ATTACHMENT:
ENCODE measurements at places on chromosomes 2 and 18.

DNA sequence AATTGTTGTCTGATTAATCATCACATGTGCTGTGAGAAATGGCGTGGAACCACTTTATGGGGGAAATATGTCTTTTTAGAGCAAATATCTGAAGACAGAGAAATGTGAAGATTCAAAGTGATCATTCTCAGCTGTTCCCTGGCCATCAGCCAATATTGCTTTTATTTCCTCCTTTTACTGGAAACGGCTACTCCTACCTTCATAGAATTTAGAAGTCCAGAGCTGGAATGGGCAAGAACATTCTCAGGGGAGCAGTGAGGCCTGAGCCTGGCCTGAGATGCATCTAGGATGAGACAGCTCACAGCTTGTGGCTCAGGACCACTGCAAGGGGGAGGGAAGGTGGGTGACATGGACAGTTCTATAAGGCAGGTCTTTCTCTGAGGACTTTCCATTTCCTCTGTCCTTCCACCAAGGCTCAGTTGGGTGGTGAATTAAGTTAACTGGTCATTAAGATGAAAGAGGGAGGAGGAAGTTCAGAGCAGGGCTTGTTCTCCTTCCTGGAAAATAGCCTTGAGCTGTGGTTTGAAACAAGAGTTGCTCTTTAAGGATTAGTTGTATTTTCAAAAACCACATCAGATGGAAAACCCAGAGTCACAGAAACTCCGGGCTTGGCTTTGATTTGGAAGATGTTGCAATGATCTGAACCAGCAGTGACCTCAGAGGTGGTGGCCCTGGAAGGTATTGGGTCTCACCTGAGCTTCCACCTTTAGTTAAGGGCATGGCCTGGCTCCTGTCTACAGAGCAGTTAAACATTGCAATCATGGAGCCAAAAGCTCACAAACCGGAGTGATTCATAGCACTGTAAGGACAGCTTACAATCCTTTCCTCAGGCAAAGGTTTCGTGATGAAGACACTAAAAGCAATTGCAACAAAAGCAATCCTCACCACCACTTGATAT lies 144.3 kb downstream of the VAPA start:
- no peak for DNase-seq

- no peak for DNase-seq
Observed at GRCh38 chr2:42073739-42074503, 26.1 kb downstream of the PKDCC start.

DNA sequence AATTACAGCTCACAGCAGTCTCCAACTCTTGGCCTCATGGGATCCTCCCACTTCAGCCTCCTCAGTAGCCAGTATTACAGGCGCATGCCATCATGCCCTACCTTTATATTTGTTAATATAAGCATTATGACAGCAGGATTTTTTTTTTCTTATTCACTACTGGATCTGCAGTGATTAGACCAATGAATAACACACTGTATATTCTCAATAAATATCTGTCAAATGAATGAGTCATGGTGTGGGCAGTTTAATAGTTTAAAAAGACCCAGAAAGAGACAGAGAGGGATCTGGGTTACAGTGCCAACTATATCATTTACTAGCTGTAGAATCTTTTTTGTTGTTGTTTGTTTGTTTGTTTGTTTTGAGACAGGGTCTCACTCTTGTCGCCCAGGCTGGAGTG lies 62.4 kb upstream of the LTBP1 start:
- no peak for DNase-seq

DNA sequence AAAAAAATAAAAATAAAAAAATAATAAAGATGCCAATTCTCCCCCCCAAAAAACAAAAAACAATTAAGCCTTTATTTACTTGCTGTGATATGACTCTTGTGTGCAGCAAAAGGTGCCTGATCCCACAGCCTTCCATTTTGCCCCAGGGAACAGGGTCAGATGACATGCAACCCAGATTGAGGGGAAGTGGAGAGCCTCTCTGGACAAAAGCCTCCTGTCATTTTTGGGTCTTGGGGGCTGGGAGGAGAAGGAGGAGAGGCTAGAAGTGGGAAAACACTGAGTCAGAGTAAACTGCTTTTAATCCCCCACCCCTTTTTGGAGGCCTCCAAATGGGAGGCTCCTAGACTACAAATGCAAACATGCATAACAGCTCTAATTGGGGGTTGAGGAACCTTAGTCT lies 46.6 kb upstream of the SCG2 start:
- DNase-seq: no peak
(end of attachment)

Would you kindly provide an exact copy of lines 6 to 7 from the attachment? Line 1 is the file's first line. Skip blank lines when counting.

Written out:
DNA sequence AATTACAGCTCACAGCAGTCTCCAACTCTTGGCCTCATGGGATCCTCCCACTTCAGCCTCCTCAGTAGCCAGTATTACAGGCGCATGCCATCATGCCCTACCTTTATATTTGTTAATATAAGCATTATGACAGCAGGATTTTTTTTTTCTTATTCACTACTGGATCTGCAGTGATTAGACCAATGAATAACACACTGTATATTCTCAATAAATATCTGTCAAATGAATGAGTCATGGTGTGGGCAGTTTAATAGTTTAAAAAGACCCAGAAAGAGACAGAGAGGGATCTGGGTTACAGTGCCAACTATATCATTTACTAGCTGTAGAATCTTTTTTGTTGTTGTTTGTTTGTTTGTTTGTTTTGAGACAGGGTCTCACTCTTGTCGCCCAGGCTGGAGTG lies 62.4 kb upstream of the LTBP1 start:
- no peak for DNase-seq